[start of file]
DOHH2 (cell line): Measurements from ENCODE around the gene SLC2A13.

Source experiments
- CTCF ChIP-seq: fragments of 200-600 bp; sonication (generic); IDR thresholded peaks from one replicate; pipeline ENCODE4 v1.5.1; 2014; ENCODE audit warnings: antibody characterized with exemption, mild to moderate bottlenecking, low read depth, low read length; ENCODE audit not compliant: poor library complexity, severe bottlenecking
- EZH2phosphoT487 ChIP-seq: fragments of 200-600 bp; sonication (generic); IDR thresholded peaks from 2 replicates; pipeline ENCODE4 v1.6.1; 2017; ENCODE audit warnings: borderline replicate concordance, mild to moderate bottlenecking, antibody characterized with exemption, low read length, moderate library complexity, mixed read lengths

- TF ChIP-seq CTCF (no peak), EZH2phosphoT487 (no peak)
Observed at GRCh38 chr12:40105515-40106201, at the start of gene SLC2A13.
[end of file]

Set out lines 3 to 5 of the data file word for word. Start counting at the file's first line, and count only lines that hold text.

- CTCF ChIP-seq: fragments of 200-600 bp; sonication (generic); IDR thresholded peaks from one replicate; pipeline ENCODE4 v1.5.1; 2014; ENCODE audit warnings: antibody characterized with exemption, mild to moderate bottlenecking, low read depth, low read length; ENCODE audit not compliant: poor library complexity, severe bottlenecking
- EZH2phosphoT487 ChIP-seq: fragments of 200-600 bp; sonication (generic); IDR thresholded peaks from 2 replicates; pipeline ENCODE4 v1.6.1; 2017; ENCODE audit warnings: borderline replicate concordance, mild to moderate bottlenecking, antibody characterized with exemption, low read length, moderate library complexity, mixed read lengths

- TF ChIP-seq CTCF (no peak), EZH2phosphoT487 (no peak)